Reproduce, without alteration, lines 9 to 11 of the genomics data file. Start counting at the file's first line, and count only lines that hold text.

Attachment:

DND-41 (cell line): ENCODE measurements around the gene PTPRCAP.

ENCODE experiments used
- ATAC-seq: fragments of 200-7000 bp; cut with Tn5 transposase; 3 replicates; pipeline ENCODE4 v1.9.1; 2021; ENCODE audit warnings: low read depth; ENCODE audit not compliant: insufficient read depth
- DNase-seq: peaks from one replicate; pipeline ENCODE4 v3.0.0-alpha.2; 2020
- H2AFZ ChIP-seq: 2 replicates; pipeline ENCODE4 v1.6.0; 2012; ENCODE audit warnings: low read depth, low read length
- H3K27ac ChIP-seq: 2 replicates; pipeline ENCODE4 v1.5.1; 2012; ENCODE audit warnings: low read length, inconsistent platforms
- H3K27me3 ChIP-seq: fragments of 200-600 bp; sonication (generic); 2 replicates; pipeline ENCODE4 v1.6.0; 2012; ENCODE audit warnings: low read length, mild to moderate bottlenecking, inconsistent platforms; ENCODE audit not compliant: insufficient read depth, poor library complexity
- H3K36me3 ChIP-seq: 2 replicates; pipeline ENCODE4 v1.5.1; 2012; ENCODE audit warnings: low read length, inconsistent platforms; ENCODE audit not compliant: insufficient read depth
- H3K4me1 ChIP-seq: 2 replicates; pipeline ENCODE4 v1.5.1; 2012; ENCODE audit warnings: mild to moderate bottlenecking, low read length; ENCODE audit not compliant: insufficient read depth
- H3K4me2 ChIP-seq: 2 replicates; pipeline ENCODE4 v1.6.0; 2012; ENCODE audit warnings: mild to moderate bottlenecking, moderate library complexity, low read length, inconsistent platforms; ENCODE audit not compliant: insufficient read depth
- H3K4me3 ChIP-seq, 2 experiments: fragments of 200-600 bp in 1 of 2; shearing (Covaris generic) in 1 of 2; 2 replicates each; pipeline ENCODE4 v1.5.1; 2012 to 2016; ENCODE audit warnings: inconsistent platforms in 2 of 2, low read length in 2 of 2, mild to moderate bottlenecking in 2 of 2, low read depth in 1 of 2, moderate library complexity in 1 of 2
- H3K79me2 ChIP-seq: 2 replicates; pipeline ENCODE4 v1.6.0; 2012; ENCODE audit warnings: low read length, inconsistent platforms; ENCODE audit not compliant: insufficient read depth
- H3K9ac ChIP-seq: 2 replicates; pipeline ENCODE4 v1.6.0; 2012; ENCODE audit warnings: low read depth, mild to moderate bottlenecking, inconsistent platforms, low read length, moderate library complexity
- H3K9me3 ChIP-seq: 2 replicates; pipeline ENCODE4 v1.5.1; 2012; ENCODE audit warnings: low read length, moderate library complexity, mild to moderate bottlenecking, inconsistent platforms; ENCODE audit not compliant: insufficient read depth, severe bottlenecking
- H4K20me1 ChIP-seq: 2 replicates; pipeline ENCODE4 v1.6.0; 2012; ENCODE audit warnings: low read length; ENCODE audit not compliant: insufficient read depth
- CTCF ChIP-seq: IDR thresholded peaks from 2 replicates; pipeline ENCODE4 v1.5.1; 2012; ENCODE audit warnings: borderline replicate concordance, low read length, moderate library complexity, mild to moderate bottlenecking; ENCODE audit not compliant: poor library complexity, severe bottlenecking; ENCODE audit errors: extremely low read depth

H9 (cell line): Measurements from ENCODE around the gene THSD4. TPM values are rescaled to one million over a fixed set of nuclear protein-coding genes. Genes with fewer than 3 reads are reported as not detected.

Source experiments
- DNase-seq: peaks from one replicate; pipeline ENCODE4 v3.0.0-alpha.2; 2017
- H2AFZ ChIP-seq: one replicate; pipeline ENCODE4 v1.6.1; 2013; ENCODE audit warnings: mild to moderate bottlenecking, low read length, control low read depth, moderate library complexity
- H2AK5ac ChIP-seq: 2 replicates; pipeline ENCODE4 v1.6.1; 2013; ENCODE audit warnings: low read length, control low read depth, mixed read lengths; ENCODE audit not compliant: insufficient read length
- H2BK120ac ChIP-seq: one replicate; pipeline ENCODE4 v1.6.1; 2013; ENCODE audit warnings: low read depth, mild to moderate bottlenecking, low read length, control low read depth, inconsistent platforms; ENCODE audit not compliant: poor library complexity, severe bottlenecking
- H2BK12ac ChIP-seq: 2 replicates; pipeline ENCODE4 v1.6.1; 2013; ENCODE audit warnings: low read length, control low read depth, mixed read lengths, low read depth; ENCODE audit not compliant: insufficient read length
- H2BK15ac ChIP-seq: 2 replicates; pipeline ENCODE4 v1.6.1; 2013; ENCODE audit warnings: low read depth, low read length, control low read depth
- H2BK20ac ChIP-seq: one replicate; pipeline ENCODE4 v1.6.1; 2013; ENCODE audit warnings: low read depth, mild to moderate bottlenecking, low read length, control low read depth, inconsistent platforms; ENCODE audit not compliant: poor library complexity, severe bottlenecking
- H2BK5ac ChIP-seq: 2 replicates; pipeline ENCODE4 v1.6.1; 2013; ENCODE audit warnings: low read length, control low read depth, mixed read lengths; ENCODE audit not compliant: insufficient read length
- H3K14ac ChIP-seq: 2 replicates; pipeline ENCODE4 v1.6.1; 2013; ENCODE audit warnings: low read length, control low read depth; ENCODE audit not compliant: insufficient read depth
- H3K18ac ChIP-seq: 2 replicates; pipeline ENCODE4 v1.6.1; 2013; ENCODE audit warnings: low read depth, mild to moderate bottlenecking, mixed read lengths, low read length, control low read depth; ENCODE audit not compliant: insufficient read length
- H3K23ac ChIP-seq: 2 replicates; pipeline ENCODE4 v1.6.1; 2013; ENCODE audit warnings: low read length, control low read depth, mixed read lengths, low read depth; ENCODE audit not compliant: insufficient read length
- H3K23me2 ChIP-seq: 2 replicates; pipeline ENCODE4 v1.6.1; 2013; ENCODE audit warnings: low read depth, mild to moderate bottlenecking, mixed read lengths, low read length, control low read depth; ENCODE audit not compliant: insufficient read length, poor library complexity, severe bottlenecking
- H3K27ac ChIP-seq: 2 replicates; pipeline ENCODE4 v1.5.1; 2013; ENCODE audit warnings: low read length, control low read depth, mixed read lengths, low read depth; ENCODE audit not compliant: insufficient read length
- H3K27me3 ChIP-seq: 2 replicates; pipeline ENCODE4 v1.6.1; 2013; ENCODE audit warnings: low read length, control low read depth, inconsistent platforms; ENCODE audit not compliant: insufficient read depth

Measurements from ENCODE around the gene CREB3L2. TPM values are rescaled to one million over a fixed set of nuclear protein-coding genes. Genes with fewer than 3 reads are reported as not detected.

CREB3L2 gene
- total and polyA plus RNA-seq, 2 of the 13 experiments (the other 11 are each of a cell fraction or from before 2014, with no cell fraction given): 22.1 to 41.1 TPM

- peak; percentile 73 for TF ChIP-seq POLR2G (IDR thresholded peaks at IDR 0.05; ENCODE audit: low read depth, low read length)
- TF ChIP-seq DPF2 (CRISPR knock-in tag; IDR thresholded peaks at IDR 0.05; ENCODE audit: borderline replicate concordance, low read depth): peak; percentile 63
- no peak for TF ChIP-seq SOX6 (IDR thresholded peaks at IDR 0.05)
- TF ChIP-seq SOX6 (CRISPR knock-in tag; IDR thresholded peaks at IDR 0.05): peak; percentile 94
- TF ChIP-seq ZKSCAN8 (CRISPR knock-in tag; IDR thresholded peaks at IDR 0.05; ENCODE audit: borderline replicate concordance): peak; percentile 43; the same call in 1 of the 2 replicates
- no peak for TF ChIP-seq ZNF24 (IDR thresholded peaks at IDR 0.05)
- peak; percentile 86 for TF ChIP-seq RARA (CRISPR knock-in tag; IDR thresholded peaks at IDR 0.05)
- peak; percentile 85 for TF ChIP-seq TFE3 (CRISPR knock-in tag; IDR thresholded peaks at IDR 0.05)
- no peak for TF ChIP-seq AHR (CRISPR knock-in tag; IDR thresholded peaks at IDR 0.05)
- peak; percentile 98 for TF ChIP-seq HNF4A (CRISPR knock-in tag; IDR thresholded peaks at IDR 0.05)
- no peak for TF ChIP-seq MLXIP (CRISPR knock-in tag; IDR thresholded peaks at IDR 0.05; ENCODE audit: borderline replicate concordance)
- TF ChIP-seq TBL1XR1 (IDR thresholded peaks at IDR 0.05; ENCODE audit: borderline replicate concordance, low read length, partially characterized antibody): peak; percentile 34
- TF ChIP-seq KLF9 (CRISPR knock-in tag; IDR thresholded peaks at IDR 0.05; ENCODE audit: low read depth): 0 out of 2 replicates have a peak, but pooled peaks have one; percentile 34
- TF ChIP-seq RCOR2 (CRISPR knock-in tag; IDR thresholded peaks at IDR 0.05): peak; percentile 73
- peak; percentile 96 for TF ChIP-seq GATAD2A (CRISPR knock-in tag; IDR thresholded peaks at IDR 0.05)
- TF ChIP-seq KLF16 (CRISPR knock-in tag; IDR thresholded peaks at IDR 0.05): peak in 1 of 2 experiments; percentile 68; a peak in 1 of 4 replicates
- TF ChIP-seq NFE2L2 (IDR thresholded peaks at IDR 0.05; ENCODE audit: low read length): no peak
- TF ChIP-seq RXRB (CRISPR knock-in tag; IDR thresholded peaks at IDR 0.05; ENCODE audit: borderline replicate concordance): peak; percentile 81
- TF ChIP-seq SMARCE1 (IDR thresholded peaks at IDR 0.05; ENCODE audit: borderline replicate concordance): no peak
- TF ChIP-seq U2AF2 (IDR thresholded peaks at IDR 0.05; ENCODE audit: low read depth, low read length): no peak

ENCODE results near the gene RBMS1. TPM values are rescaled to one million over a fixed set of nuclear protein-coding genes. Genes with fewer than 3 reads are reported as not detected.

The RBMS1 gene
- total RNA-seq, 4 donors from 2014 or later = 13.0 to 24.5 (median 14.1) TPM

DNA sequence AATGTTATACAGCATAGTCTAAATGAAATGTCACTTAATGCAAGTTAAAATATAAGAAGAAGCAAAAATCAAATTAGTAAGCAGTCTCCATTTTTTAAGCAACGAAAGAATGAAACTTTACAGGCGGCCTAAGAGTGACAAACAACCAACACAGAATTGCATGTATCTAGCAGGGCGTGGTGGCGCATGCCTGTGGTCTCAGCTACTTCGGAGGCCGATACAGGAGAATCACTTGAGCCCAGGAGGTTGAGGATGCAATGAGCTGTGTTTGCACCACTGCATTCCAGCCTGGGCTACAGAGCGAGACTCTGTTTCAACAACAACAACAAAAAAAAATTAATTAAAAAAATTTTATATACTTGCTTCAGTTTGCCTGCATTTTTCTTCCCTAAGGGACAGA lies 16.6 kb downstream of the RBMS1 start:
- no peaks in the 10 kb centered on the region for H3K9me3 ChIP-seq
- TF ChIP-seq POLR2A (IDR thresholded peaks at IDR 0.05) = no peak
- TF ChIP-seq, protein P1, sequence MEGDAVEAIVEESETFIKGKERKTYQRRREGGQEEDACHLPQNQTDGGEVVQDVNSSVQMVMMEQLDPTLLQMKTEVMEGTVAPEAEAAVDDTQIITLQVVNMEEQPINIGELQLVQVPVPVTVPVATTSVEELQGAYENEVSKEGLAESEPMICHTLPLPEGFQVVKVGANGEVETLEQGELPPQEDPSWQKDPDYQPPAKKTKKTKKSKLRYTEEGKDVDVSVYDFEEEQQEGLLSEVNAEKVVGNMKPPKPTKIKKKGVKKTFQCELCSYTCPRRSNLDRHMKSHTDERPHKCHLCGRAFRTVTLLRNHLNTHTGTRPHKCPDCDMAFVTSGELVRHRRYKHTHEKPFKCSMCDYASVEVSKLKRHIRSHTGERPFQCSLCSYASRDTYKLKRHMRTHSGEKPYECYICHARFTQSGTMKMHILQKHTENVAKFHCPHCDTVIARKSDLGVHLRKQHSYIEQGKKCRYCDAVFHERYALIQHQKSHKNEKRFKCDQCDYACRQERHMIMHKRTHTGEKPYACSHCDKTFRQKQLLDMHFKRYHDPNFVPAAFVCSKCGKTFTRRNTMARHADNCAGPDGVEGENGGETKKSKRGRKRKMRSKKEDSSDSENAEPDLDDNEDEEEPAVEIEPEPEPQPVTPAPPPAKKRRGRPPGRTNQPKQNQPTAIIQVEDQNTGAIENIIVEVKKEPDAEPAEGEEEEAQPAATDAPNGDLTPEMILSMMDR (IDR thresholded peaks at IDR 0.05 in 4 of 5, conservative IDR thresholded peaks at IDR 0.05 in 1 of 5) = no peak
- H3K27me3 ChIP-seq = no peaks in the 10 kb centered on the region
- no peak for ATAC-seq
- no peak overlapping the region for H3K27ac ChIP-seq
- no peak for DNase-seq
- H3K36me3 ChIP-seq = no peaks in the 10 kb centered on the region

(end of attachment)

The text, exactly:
- H3K4me1 ChIP-seq: 2 replicates; pipeline ENCODE4 v1.5.1; 2012; ENCODE audit warnings: mild to moderate bottlenecking, low read length; ENCODE audit not compliant: insufficient read depth
- H3K4me2 ChIP-seq: 2 replicates; pipeline ENCODE4 v1.6.0; 2012; ENCODE audit warnings: mild to moderate bottlenecking, moderate library complexity, low read length, inconsistent platforms; ENCODE audit not compliant: insufficient read depth
- H3K4me3 ChIP-seq, 2 experiments: fragments of 200-600 bp in 1 of 2; shearing (Covaris generic) in 1 of 2; 2 replicates each; pipeline ENCODE4 v1.5.1; 2012 to 2016; ENCODE audit warnings: inconsistent platforms in 2 of 2, low read length in 2 of 2, mild to moderate bottlenecking in 2 of 2, low read depth in 1 of 2, moderate library complexity in 1 of 2